The following are 8 of the current misunderstandings that I think are plaguing a large percentage of our country’s voters. Mostly this is because of constant misrepresentation in the media, whether purposeful or not. However none of us can make good decisions when our facts are flawed, so I thought I might point out these issues and help shed some clarity on the situation. Please be sure to check the facts presented and comment.
1. Social Security is broke, and cannot continue to pay out its benefits.
This is a very strange claim for a system that will be solvent, and able to pay any and all claims for the next 26 years. After that time it is estimated that it will only be able to pay about 78% of expected claims. However, right now Social security is running a 2.3 trillion dollars surplus in the form of it’s various savings funds. This information is readily available on their website. It’s still a future problem but we have a quarter of a century to solve it.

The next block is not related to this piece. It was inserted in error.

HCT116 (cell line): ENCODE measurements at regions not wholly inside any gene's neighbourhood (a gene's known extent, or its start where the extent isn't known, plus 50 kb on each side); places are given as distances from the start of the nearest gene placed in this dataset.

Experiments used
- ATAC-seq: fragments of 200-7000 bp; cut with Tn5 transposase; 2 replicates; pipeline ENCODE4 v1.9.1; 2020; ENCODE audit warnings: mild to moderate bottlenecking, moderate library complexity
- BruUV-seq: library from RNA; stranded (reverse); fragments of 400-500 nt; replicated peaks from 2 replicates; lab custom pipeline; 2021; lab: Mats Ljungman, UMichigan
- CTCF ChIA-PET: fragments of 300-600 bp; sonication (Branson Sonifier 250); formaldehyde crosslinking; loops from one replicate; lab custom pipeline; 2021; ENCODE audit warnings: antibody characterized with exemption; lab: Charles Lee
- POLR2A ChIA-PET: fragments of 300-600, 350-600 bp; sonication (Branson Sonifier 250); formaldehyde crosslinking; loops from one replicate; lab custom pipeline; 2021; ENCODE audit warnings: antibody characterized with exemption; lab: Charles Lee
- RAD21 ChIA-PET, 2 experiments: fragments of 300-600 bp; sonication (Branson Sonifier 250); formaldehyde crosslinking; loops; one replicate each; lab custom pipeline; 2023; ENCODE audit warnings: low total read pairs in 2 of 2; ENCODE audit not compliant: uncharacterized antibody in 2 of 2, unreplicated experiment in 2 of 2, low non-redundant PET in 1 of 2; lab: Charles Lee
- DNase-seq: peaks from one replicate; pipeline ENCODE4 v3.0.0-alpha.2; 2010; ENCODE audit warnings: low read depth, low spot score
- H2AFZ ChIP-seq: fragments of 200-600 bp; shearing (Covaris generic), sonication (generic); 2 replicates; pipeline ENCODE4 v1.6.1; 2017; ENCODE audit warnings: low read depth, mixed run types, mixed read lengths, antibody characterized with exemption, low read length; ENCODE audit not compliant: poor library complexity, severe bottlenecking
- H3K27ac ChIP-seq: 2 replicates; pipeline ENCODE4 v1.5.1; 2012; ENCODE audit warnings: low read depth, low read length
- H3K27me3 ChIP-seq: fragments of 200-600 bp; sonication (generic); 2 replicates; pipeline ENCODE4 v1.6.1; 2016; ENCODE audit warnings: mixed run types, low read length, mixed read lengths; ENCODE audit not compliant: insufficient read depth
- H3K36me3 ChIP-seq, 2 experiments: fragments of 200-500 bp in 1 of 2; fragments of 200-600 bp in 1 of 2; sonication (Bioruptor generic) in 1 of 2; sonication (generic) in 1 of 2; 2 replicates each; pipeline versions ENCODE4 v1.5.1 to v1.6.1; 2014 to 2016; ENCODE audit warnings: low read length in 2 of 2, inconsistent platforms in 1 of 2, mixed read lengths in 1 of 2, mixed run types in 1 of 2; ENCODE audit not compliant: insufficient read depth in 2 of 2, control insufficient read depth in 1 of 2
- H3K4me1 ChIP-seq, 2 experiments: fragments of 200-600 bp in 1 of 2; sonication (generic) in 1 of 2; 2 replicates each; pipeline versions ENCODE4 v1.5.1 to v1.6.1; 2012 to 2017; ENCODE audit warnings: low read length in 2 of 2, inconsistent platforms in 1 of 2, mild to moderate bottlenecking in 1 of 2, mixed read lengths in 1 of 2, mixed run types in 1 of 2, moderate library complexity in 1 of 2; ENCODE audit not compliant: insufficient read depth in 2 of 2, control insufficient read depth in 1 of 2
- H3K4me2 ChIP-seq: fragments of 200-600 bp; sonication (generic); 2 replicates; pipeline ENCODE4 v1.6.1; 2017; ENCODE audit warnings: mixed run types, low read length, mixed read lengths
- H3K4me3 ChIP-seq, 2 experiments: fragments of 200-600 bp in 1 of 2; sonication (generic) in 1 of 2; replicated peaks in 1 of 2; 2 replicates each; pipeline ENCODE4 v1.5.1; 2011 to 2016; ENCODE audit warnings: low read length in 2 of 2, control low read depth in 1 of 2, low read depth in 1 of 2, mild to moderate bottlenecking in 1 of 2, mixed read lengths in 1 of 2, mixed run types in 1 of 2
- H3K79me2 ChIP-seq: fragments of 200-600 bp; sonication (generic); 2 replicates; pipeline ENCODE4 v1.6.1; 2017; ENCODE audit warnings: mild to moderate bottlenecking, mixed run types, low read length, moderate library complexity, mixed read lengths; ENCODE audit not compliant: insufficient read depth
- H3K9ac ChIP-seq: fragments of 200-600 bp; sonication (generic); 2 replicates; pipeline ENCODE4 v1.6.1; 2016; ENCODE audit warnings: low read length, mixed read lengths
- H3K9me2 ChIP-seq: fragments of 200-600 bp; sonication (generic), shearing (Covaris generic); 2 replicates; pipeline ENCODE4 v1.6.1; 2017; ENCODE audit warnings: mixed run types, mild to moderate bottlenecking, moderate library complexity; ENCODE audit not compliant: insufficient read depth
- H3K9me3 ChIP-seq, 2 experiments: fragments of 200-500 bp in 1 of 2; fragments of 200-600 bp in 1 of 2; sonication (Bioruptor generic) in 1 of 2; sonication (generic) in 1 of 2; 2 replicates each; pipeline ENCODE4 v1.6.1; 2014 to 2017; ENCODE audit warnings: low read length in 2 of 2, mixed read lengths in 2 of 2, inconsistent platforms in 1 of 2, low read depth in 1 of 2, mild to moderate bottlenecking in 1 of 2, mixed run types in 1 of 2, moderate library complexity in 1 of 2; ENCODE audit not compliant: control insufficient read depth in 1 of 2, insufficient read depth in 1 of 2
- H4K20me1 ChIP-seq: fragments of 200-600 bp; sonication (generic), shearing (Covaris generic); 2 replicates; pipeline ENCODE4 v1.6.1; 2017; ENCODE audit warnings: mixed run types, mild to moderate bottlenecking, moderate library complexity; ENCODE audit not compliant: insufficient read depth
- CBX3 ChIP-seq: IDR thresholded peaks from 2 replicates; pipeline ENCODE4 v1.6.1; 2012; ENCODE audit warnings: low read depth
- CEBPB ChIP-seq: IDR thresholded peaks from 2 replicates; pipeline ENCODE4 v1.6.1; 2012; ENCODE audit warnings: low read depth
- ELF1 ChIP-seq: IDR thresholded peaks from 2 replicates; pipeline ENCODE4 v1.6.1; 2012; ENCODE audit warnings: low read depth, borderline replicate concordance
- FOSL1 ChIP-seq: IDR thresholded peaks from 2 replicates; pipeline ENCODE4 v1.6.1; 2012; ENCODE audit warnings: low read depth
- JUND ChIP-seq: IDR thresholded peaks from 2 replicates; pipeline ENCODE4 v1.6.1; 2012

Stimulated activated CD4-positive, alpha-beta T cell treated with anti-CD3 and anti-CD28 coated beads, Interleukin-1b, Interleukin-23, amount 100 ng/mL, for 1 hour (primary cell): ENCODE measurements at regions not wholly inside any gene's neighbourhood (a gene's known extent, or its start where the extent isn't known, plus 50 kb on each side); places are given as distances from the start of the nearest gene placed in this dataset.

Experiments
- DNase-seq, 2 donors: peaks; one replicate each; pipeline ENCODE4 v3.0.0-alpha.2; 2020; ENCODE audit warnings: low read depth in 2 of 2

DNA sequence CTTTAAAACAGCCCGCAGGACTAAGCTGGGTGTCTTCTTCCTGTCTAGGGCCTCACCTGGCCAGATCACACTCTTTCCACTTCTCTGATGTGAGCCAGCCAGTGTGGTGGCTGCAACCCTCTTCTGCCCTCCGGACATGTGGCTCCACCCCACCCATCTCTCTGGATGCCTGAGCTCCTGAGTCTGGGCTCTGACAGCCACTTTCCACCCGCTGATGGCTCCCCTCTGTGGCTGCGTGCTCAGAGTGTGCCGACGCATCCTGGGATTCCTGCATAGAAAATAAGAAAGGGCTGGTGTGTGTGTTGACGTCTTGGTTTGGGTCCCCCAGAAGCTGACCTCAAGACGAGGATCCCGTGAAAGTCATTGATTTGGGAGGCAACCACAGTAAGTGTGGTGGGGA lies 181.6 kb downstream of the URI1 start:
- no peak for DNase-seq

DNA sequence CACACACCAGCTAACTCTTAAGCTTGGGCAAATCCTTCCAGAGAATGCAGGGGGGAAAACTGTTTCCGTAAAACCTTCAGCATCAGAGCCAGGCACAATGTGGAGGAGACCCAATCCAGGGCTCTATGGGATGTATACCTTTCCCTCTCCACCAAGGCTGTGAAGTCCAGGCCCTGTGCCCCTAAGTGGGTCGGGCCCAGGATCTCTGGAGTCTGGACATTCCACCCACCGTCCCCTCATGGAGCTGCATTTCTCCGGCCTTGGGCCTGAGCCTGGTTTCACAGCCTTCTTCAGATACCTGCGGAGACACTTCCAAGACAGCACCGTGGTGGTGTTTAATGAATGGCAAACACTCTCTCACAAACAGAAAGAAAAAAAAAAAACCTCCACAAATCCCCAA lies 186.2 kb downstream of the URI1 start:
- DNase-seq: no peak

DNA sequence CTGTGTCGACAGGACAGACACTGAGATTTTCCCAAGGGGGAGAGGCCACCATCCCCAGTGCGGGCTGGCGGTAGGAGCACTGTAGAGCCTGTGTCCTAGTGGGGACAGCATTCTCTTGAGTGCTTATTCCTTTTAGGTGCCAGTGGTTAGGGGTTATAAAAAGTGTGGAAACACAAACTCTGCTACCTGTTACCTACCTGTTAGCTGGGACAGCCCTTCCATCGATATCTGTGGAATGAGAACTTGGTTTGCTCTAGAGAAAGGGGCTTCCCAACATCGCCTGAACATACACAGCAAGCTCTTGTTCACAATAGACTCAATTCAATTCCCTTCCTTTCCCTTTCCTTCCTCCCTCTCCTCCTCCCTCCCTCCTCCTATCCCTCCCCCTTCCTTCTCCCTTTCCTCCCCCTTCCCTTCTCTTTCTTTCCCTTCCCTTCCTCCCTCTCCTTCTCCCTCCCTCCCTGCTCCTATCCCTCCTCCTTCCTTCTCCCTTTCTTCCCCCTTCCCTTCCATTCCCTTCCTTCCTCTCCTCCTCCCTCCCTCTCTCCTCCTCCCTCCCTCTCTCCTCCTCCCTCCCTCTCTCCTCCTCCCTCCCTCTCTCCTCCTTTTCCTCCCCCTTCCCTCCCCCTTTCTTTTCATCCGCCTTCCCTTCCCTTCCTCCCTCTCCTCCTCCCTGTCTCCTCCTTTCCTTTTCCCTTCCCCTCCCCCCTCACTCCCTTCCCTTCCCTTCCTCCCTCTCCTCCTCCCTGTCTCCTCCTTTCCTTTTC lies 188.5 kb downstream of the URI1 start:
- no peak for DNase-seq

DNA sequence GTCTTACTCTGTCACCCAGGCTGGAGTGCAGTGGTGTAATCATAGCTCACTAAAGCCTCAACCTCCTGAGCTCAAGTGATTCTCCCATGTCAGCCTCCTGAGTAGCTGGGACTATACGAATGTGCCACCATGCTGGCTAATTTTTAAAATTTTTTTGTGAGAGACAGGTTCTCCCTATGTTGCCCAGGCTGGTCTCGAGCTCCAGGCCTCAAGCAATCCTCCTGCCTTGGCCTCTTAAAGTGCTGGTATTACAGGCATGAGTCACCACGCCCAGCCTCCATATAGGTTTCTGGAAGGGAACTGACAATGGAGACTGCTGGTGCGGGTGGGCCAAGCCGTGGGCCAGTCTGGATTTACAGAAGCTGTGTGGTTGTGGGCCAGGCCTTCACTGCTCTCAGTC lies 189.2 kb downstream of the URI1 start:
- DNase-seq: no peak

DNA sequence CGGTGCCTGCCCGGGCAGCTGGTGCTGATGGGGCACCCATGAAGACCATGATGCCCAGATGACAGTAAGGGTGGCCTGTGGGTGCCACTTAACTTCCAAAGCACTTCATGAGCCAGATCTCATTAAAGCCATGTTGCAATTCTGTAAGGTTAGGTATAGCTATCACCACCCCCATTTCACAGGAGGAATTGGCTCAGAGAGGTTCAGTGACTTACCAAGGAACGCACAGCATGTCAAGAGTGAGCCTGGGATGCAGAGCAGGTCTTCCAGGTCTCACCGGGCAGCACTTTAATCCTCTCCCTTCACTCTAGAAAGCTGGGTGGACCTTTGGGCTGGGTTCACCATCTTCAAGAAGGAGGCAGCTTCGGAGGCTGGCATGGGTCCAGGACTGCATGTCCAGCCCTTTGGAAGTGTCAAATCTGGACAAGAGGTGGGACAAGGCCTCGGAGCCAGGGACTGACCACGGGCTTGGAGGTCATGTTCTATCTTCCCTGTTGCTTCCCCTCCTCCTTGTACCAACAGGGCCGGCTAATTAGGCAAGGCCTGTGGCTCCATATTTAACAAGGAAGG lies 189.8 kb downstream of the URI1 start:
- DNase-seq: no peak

2. Social security is a Ponzi scheme.
Who runs a Ponzi scheme and keeps their books open to public scrutiny? It’s running the way it was designed, workers pay in now for those who are retired now, and collect later from those who will be working then. Social security sends anyone who pays in a statement each year of what they will be able to collect at retirement, as a legal guarantee. I don’t believe Ponzi schemes do any of those things.
3. Congress stole money from Social Security and that’s why it’s failing.
Congress did take money from the Social Security trust funds but then replaced it with government bonds. Does anyone really think that’s stealing? Those are the same bonds we sell to finance our debt. If investors around the world are lining up to buy our bonds, even after a credit downgrade, why would we doubt their value?
4. Only the private sector can, or should create jobs.
Ok, then where are they? We’ve all been waiting two years for the private sector to step in and create lots of jobs and they have only responded with a trickle. This is the same private sector that is showing record profits for the past two years and has some 2.3 trillion in ready assets. Are they ready to invest? Not so fast.